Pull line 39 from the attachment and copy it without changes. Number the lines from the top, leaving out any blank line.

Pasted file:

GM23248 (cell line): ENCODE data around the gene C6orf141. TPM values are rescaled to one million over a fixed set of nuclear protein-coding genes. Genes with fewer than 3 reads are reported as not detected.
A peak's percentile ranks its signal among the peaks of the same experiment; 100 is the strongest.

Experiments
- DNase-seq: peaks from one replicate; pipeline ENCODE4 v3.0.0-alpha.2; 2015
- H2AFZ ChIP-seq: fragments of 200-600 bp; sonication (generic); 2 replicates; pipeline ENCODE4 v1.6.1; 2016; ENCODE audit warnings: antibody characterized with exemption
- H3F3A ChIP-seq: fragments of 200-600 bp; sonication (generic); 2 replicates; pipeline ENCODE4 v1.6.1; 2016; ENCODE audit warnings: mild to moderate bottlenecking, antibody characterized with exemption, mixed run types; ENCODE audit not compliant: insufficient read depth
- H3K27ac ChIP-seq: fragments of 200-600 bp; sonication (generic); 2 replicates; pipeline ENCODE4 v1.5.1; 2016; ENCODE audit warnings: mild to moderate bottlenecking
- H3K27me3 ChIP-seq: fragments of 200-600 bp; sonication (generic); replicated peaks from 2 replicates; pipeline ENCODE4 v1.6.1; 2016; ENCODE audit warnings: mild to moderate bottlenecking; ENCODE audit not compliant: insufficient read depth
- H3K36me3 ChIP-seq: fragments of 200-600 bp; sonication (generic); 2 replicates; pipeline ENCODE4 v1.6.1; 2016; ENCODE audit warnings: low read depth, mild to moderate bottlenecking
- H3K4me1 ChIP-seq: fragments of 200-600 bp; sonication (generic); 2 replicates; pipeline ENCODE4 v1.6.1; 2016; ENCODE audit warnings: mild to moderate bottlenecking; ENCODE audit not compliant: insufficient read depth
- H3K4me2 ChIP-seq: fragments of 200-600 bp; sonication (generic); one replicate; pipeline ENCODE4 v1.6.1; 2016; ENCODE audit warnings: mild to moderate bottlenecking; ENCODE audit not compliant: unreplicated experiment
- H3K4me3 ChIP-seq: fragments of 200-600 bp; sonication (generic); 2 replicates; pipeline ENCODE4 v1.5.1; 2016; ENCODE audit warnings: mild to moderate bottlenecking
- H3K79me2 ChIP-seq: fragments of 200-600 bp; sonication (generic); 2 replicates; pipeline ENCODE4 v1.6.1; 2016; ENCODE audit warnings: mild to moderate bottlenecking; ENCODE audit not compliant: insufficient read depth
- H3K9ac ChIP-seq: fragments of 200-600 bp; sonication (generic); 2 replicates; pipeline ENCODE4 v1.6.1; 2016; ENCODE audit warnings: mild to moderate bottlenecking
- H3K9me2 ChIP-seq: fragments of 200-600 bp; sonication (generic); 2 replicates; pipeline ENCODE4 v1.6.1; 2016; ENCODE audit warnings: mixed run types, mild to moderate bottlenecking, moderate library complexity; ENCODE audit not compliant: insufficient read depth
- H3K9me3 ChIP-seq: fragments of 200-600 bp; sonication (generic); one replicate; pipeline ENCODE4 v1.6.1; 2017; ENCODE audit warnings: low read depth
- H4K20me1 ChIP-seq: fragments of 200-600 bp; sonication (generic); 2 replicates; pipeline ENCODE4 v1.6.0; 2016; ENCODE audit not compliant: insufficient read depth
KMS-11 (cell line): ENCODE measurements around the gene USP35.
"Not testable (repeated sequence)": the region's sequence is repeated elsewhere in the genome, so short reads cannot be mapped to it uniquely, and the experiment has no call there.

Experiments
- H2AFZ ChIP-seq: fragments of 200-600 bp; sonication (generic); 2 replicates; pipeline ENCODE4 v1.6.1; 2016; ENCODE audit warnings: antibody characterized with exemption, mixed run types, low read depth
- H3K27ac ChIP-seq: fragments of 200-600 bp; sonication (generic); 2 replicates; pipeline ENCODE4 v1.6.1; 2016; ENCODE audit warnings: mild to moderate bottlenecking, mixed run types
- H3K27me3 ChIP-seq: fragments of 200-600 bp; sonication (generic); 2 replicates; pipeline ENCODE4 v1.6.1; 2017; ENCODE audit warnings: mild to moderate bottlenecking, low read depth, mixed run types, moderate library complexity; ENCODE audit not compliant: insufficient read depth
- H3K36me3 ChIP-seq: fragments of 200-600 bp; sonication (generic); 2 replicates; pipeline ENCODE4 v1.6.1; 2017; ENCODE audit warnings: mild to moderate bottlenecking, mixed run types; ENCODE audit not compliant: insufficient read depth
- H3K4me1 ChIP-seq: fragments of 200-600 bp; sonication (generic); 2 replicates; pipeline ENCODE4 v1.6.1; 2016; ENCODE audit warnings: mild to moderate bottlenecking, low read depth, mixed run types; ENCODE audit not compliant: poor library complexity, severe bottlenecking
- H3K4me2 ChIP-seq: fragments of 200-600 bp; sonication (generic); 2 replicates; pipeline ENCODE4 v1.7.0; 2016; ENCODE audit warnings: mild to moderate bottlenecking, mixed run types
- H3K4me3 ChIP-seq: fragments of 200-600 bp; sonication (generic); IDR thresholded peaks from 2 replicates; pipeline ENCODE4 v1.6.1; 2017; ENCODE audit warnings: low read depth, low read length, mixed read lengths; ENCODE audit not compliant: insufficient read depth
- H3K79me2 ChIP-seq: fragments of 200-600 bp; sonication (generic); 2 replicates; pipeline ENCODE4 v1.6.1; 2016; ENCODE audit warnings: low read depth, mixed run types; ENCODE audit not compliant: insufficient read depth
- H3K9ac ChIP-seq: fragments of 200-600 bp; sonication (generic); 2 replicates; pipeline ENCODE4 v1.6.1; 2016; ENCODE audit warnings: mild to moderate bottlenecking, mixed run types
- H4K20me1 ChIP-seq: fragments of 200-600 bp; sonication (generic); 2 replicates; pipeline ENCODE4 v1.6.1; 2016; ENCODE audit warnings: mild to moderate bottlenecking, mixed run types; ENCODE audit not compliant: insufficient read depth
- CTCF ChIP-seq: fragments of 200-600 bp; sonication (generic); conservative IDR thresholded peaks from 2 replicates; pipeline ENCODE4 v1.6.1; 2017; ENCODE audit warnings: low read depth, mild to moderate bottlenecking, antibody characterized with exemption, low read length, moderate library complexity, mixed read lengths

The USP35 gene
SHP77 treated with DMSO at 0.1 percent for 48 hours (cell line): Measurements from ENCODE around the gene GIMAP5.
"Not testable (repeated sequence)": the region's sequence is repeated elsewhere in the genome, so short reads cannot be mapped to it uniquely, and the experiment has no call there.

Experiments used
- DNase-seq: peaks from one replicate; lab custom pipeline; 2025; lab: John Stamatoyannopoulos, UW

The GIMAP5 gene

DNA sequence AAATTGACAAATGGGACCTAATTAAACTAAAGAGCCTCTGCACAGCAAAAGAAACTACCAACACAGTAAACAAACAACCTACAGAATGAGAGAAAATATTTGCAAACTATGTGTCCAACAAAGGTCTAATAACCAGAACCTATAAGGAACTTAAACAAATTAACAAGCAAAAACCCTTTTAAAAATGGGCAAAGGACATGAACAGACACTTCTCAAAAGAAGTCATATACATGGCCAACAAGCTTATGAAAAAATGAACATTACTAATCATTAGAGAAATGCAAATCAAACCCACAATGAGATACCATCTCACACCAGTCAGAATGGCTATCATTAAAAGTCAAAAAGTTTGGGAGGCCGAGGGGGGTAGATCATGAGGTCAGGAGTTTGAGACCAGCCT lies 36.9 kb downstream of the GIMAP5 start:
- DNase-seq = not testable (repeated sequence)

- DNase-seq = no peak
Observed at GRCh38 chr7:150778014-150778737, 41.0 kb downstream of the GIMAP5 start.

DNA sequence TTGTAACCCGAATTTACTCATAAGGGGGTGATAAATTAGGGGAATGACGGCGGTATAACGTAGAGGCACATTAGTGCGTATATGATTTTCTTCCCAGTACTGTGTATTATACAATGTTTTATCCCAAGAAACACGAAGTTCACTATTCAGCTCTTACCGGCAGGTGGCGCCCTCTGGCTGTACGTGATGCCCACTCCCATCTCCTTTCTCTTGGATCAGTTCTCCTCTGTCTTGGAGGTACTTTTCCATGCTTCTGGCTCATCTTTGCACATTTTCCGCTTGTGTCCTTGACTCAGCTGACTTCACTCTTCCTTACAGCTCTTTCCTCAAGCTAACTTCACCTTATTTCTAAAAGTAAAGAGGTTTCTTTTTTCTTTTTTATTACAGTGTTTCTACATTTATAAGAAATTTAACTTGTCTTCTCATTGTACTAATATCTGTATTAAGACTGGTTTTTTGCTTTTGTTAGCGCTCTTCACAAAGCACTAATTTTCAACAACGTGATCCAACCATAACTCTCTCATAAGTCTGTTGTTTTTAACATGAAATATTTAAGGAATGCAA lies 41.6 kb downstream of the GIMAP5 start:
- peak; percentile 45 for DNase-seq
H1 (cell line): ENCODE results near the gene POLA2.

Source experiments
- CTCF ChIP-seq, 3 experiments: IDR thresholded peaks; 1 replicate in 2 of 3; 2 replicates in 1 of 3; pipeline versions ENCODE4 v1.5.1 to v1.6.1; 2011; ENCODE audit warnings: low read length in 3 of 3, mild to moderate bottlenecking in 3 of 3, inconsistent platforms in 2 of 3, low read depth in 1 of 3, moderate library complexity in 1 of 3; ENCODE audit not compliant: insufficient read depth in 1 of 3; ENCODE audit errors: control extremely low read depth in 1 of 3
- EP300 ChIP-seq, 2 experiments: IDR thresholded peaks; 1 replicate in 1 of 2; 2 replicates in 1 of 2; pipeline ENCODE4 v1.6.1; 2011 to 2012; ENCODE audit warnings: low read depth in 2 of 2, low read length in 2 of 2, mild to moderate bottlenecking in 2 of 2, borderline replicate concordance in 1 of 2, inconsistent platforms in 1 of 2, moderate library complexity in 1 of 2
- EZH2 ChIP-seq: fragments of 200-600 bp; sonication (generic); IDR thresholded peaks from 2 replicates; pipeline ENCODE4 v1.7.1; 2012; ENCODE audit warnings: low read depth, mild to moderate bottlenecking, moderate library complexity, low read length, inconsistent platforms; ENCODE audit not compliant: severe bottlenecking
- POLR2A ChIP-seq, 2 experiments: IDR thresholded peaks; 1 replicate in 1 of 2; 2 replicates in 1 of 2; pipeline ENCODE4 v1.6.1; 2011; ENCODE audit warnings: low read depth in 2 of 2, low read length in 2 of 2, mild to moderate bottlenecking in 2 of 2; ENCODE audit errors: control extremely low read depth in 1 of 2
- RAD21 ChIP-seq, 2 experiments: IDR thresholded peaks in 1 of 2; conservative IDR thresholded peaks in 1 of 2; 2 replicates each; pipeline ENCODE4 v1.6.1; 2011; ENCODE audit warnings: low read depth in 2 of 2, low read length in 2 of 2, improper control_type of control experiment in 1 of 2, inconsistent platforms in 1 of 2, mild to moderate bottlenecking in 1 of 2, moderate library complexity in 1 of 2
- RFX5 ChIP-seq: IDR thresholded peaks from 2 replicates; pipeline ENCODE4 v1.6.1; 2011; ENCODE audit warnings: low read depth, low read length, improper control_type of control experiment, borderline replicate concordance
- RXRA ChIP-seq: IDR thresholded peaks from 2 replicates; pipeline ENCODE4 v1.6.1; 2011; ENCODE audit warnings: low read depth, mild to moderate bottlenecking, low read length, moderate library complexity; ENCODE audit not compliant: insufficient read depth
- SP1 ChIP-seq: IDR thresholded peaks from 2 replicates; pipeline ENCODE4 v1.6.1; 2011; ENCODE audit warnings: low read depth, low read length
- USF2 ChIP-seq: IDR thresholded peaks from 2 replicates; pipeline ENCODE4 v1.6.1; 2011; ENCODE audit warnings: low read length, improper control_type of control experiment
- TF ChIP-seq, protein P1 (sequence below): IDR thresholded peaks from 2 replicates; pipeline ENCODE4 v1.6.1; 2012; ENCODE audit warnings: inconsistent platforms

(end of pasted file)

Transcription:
- DNase-seq = not testable (repeated sequence)